By Show and Tell
By Bree Davies
By Bree Davies
By Cory Casciato
By Emilie Johnson
By Robin Edwards
By Bree Davis
By Josiah M. Hesse
At + Gallery, director Ivar Zeile has paired experimental photographers in back-to-back solo shows. In the front space is Patti Hallock: WRECK ROOM, which marks a continuation of Hallock's examination of the suburbs; in the center space is Jon Rietfors: A BETTER LIFE, an indictment of, and homage to, marketing.
Hallock currently lives in Brooklyn, but she grew up in Colorado. Her hauntingly romantic close-ups of tract houses in twilight, from her "Nocturnal Suburbia" series, made an immediate splash when they were exhibited locally in 2004. And this past fall, photos from her "Basements" series were included in the important Extended Remix exhibition at the Museum of Contemporary Art/Denver. Those photos were about things that wind up in the basement, like stuffed deer heads. The "Wreck Room" photos at + are conceptually and aesthetically indistinguishable from the "Basements" pieces.
The show starts off with "Lego Highway," a large C-print view of a basement floor covered with the brightly colored building blocks and a section of toy highway. This photo really expresses the exhibit's subtitle, but the ten photos in the main part of the show are more sparely composed, as was the "Basements" work. In "Ghost," a Halloween decoration propped against a wall in the background is balanced by a roll of toilet paper in the foreground. I also like the theatrically lit and staged "Pram" and "Magic Saucer," both of which depict obsolete baby stuff languishing under yellow plastic tarps.
Glenwood Springs artist Jon Rietfors uses photo-related techniques to create elements for mixed-media pieces that are related to painting as much as they are to photography. In A BETTER LIFE, Rietfors uses ad hoc materials and methods -- including badge mounts ordinarily used for campaign buttons, and heat transfers most often employed in making printed T-shirts -- to create wonderful neo-pop pieces that are mostly based on magazine ads. The triptych "Improve Your View," which depicts three glamorous though faceless women, is spectacular -- especially if you squint to bring the details of their faces into focus. Also very cool were the dinner plates with family snapshots heat-transferred onto them.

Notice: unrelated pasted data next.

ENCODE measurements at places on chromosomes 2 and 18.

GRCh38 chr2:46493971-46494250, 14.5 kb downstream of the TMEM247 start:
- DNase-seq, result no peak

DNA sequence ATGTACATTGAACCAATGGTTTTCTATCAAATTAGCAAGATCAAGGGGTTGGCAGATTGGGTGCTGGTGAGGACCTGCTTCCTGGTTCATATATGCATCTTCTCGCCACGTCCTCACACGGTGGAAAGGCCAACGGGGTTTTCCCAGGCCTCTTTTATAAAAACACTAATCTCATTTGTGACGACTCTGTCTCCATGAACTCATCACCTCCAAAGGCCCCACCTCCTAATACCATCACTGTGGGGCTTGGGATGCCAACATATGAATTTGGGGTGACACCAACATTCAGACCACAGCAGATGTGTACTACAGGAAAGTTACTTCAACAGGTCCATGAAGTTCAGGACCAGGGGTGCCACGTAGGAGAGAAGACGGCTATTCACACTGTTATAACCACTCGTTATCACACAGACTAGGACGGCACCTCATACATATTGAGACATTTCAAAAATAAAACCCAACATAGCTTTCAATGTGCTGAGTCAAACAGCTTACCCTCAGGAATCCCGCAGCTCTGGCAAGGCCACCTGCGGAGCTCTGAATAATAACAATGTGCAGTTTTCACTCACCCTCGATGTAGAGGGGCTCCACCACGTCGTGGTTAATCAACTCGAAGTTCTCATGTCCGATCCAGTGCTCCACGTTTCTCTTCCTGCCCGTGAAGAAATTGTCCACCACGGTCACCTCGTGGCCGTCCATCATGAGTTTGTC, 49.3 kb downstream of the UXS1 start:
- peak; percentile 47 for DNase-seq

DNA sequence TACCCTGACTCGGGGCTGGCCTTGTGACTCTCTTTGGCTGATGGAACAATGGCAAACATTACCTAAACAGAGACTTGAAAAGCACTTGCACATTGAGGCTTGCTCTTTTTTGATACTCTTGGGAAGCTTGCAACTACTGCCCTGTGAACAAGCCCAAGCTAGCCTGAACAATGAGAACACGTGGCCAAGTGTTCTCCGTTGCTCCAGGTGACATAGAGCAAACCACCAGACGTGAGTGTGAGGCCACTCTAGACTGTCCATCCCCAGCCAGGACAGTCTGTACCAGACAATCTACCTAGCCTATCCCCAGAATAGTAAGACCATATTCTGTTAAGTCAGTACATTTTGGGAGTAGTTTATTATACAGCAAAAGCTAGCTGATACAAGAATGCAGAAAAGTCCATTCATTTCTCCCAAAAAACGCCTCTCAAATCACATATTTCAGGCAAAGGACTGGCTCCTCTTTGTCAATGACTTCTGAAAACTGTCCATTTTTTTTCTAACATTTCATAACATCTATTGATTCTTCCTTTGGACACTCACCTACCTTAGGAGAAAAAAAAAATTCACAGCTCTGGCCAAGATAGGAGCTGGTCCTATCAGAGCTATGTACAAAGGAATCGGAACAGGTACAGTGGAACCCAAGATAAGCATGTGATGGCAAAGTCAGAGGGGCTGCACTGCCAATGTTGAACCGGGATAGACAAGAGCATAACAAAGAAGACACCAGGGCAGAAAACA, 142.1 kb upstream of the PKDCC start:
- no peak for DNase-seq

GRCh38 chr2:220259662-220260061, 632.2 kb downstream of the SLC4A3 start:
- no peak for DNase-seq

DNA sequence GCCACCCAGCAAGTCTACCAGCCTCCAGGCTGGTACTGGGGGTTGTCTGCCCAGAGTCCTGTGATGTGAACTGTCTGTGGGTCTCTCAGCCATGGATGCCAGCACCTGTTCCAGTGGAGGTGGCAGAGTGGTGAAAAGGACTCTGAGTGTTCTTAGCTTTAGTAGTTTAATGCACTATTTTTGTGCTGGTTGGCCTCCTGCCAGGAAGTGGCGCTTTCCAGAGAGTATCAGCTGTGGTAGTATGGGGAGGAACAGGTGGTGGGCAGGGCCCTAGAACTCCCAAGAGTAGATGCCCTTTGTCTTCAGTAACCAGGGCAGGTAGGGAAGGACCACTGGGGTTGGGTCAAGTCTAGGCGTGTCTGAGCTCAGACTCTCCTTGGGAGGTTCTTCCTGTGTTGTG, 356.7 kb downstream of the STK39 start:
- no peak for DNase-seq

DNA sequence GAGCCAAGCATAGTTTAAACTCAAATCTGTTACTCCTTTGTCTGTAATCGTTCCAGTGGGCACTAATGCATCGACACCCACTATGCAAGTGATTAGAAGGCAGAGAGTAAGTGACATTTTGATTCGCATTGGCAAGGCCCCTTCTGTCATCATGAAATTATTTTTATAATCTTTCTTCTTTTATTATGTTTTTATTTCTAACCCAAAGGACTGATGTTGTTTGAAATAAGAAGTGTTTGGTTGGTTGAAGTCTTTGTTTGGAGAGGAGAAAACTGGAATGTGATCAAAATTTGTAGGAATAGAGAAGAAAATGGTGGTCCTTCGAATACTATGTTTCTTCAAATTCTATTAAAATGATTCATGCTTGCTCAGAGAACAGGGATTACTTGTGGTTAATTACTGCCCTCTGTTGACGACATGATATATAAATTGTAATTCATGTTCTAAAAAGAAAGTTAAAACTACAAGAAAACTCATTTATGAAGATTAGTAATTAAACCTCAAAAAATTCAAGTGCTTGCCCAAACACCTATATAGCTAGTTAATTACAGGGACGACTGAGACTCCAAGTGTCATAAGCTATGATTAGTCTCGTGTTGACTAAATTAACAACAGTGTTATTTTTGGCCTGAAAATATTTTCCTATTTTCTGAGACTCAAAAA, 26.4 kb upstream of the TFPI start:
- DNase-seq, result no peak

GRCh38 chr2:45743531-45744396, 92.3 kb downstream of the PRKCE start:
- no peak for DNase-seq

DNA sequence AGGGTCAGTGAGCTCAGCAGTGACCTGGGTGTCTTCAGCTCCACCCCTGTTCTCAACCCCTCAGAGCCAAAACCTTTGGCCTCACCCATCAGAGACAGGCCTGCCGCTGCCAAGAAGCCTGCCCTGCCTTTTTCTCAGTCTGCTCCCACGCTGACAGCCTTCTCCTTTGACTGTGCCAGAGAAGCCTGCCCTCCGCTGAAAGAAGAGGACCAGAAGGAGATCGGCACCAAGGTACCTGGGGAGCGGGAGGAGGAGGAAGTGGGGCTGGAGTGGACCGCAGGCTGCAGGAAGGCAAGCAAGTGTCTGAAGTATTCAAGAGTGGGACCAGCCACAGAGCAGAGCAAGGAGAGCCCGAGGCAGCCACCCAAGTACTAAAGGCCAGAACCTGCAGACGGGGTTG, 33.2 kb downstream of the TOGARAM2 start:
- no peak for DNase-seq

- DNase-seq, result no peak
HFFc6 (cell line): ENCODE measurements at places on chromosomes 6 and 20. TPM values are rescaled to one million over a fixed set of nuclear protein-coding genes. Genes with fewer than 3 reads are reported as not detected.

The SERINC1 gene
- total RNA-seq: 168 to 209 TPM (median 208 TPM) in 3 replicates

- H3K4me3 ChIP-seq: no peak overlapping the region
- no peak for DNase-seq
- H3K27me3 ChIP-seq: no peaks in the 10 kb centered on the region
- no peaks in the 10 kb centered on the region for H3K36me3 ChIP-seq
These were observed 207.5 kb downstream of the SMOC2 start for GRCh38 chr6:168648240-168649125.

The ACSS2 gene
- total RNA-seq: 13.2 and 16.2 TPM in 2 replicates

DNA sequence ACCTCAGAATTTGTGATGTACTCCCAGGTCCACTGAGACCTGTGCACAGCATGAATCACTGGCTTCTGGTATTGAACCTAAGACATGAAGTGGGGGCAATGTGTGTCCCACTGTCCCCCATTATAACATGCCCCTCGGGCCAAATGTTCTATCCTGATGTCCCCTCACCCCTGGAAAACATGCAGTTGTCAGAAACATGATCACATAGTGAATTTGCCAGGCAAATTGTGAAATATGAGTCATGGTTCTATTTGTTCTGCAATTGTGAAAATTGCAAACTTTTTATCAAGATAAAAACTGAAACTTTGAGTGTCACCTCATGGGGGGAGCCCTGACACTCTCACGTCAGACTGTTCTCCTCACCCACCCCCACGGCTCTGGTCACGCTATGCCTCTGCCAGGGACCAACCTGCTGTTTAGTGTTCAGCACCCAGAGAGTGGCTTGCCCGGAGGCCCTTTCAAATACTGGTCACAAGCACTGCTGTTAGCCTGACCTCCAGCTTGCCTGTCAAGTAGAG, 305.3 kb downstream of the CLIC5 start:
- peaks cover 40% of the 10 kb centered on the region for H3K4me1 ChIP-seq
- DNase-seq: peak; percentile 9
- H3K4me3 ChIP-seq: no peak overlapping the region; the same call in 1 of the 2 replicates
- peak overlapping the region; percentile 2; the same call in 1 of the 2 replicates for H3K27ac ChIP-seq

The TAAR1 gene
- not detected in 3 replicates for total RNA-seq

Rietfors, who's been exhibiting only since 2000, is a hot property; he's also included in (REAL): Photographic Constructs, at the Center for Visual Art. This important show is co-sponsored by the Colorado Photographic Arts Center and was put together by CVA director Jennifer Garner and assistant director Cecily Cullen, who selected eight artists from around the country who are pushing photography to the breaking point. The perfectly installed exhibit is essentially a series of individual presentations that unfold one after another, beginning in the entryway with Rietfors's digital prints die-cut into pieces and adhered to Coke cans, Ramen noodle containers and Kool-Aid packets. They're super-smart and very sharp-looking.
And on the subject of smart and sharp are the remarkable still-life shots by Zeke Berman from the '70s, '80s and '90s installed in the back space. Berman, a New Yorker, stages scenes using flat objects and drawn lines to create spectacular illusions of three-dimensionality. In the niche to the left is Susan Harbage Page's installation "Terms of Endearment," which is made up of five floor lamps hung with black-and-white transparencies of women that are projected onto the walls.
Colorado native Gwen Laine's construction "Still Life With Will" takes over one wall of the main back space. Laine built 31 wooden boxes to mount on the wall, hinging the doors so that found objects in the form of dolls, blocks and photos could be placed inside. The piece is meant to recall her childhood experiences. Not unrelated to the Laine is David Zimmer's "Winter #4," another installation that incorporates photos. Zimmer, a well-known Denver artist, mounted glass jars on the wall and placed photos of bare trees inside them. The jars are connected by heavy black wires that power lightbulbs in each one and ape the shape of the tree limbs in the photos. A transformer on the floor crackles as the lights flash from dim to bright. It looks like something out of a mad scientist's lab.
The last leg of (REAL) unfolds in the three clustered spaces that lead back to the entry. In the connecting space are magical color photos by Bruce Charlesworth, notably "Gift Triptych," which focuses on a beautifully wrapped gift in different settings around a comfy house. Charlesworth is a pioneer of post-modern staged photography, something he's been doing since the '70s. The photos at CVA are majestic, and the gift, though completely ordinary, somehow lends a surrealistic quality to these straightforward views. More surrealistic and looking more like paintings than photographs are the three large-format digital C-prints by Gregory Crewdson displayed in the first space. Crewdson lives and works in New York, and his computer-altered photos are chock-full of edgy narrative, especially the untitled one in which a teenage boy wearing a bra and panties is caught by his mom and sister. Yikes. Finally, in the second space at the front is the work of the last artist in the show, New Mexico's Meridel Rubenstein, who creates photo montages. In "Three Missiles," the virtues of faith, hope and charity are expressed through cut-up images of rockets and people.